I’m starting this week a new rubric called Video of the Week where I’ll share with you my musical “coup de coeurs”, past as well as present. Today’s feature will be a video of the France based Congolese (Brazzaville) rap collective known as Bisso Na Bisso (meaning ‘between us’ in Lingala). The video is a parody of African government leaders concern with stuffing their pockets during their tenure rather the welfare of the people who put them in office. Bisso Na Bisso was banned from performing in their native country of Congo upon release of “Racines” (roots) their debut album in 1999. The title of the song (dans la peau d’un chef) can be translated as ‘in the shoes of an elected or appointed official’. And oh the song is in French 😉
At first I used to regard claims of Ivorian music being superior in entertainment value to Congolese music as absurd, but now…well I still do :-D. It’s just that more than ever before you West Africans out there truly believe the hype. When I speak of music I’m referring of course to Soukous and Coupé-Décalé (C-D), musical genres born in DR Congo and Cote D’Ivoire respectively. Although C-D is a lot younger than Soukous, it has grown in popularity as quickly as it took the Spurs to handle the Cavs (can you tell I’m a NBA fan:-D). Ok you get it, in just a few years it has spread like the plague, to the point where you can now hear shouts of “travaillement”, “pan pan saute-mouton”, “Saga-citer” – and other cries typical to a C-D tune – in Soukous songs. Despite its rise in popularity (there’s even a Coupé-Décalé work-out DVD out there!), I maintain that it is absurd to think that it is taking over from Soukous since the former heavily borrows in style from the latter. In fact you can often hear some Lingala phrases in C-D! I’m not hating though, it is very fun to dance although I must admit to my initial reluctance to catch the fever. Perhaps what makes C-D fun is the fact that there so many variants out there such as Décalé Chinois (Chinese Décalé), grippe aviaire (bird flu), Drogba-citer (after the Ivoirian footballer) etc. much more ways to express yourself than just Ndombolo for instance:-D. Today at almost every African party, it is a must for DJs to have a Soukous and a C-D play list. It’s just not an African party without those 2. Still, my loyalty remains with Soukous. Ok…maybe I’m a little biased being Congolese and all, but what do you think?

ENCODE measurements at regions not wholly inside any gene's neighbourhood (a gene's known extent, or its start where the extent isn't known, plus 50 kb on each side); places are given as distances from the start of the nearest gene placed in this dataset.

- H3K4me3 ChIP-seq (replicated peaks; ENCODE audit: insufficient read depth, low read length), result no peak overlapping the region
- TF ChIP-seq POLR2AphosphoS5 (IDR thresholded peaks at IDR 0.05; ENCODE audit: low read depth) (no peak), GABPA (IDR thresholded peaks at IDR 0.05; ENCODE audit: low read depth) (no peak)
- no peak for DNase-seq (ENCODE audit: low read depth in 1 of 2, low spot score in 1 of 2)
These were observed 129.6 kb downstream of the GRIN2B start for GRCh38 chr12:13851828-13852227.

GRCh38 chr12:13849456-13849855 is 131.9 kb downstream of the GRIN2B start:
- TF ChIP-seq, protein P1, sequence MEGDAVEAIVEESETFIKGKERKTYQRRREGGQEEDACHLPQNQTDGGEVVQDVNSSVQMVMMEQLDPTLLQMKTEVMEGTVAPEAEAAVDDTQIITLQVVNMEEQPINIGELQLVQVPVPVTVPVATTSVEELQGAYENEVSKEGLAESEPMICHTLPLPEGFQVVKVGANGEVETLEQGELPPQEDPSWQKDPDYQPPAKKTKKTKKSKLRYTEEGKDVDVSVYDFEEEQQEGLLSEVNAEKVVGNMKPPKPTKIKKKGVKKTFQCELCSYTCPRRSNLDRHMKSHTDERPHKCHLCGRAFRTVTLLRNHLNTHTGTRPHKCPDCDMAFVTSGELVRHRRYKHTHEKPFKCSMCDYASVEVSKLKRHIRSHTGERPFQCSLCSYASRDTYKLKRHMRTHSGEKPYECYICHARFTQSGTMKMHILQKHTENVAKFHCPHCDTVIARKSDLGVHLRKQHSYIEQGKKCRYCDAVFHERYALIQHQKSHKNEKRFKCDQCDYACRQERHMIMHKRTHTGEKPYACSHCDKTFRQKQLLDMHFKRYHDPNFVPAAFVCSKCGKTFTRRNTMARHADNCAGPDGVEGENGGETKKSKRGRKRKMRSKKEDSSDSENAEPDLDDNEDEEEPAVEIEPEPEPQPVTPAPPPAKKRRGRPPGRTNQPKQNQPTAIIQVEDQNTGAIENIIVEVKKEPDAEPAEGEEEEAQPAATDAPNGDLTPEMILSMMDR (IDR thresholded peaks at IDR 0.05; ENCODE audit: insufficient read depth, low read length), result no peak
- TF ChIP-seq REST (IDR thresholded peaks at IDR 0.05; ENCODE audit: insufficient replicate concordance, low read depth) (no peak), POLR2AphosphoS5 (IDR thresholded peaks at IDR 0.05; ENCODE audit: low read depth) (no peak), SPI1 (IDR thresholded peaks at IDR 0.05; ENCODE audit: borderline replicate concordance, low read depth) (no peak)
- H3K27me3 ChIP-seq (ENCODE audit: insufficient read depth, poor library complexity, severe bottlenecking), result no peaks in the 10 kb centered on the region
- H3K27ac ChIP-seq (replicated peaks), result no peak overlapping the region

You can watch clips of Coupé-Décalé and Soukous here.